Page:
The Writer

Words – so innocent and powerless as they are, as standing in a dictionary, how potent for good and evil they become in the hands of one who knows how to combine them. -Nathaniel Hawthorne, writer (1804-1864)

Thank you…

… to all elementary school teachers that write “Great work!” on every piece of writing to allow children to think “I am GOOD” and to keep trying.

… Mrs. Stovel (Gr. 6) for taking me to the giant dictionary in the library when I had the word “exuberant” stuck in my head for days but had no idea what it meant.

… to the government for requiring we learn French in high school and showing me the complexities of language (like verb tense – there aren’t just three, you know) that I’d never learn by just speaking my native language.

… Mrs. Thompson who used words like “tenacious” to describe me and reminded me how much I love finding JUST the right word to describe life.

… Mrs. Reiner (Gr. 11) for teaching the nitty gritty of grammar for what felt like the first time in my school career (or maybe just the first time I paid attention?) and starting my obsession with grammatical perfection.

… Ms. Libbrecht/Daniels (Gr. 12) for begrudgingly giving me good marks and positive comments on essays, book reviews, journal entries, and year long projects (all done the night before the due date) because even though she KNEW it was a last-minute-not-my-best-work effort, it was still good enough to earn the grade. The sigh and snarl that came with those marks first started to show me that I wasn’t the only one who enjoyed my writing.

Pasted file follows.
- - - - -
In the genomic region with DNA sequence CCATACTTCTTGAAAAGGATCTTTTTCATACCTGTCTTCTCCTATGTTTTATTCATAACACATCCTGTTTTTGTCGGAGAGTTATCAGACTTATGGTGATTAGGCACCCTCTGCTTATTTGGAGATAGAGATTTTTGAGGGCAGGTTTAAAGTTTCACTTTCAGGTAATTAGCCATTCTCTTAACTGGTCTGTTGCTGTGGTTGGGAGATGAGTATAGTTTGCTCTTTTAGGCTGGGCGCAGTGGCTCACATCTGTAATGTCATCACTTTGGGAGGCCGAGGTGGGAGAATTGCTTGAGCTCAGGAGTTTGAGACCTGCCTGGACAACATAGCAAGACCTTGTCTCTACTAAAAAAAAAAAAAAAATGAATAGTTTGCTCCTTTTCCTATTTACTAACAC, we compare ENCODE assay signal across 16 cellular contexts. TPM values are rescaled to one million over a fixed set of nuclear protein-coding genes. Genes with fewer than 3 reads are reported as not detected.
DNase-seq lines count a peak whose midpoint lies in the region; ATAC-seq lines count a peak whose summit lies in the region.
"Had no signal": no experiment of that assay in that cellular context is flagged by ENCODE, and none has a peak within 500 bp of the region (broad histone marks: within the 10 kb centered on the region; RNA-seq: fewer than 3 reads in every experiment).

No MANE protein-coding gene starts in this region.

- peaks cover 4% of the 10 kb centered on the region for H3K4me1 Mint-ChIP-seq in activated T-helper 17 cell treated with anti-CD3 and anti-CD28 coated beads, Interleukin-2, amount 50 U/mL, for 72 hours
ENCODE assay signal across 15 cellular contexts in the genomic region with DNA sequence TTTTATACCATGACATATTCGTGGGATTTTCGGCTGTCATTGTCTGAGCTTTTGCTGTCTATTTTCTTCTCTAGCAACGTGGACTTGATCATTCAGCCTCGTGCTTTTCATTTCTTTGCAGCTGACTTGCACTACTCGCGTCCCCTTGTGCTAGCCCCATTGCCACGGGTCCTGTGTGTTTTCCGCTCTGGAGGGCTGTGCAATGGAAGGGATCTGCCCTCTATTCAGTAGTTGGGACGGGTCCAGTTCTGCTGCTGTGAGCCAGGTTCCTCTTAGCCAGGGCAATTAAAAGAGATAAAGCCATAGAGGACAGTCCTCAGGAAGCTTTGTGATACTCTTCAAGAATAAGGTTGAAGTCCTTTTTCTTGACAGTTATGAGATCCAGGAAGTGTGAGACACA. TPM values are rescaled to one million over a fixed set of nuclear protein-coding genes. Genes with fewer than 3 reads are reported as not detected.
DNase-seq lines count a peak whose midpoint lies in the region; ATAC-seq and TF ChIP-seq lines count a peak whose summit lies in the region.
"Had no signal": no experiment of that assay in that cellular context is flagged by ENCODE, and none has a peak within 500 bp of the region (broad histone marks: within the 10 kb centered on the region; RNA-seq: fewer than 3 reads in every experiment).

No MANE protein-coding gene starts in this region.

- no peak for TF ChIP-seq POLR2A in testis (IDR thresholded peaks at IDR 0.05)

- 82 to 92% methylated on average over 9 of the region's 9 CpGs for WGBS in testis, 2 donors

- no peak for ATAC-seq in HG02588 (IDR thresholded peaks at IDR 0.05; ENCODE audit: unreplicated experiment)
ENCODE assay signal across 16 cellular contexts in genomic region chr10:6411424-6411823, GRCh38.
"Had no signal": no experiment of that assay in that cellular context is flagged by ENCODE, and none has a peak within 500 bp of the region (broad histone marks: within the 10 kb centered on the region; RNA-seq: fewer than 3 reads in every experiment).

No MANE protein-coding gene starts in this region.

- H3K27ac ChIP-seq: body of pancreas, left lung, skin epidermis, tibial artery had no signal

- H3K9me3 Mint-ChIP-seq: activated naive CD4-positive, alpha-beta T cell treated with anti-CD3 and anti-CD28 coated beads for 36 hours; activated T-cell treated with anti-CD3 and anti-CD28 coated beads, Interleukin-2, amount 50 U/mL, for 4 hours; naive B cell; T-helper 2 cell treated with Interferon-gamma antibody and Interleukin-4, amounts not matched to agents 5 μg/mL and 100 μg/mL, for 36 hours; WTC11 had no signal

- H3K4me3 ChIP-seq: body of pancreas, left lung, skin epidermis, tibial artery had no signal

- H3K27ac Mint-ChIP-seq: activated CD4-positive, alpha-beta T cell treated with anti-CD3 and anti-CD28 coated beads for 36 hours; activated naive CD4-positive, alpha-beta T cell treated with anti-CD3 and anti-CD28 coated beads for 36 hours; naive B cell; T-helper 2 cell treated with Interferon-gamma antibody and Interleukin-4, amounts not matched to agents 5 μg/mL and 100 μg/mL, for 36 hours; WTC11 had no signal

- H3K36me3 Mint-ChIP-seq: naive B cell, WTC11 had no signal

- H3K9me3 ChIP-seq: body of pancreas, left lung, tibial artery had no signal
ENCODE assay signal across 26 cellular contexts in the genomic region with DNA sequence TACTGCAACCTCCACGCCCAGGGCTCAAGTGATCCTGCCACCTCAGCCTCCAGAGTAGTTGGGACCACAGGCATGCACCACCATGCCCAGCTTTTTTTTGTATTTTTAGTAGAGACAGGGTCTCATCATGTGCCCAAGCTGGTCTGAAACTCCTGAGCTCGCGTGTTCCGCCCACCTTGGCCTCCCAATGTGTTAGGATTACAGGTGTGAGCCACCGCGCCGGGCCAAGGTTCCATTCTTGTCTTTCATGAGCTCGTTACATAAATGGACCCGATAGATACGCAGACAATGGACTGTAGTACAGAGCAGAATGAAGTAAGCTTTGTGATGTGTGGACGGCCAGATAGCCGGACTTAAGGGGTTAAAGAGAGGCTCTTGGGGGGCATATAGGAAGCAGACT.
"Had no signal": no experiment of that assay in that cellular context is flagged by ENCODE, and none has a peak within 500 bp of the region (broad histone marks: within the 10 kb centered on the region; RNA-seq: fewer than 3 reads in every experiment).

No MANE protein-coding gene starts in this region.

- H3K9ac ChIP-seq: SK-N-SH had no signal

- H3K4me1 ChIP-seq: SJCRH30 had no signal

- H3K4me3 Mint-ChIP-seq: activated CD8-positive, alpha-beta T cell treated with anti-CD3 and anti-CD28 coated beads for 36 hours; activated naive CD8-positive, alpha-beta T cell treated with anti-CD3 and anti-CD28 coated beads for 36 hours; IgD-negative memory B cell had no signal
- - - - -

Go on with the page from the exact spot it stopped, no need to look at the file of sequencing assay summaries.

… Jan Cioe and other university professors actually invested enough in their students to demand decently written papers and perfection in formatting and pushing me to do better than “good enough” even though I don’t think I ever did get an A on a paper for Jan. (Run on sentences are still my biggest downfall – I could fix this, but I won’t. 😀 )

… to friends who showed they appreciated my grammar obsession by asking me to edit university papers and giving me permission to write ALL over them.

… Clint, John, and Donna at the DKA for asking me to check everything that went out for public consumption.

… colleagues that asked for examples of report card comments and help getting just the right structure and style to tell the truth without complete destruction.

… to all the friends, family, acquaintances, near strangers, and so on who have ever made a comment on something I’ve written and slowly, slowly, built up the stockpile of little nudges that got me to the point where when Laura told me straight up, “Start writing” it was the last little nudge, and just suddenly I had to!


Here I go!

Uttering a word is like striking a note on the keyboard of the imagination. -Ludwig Wittgenstein, philosopher (1889-1951)

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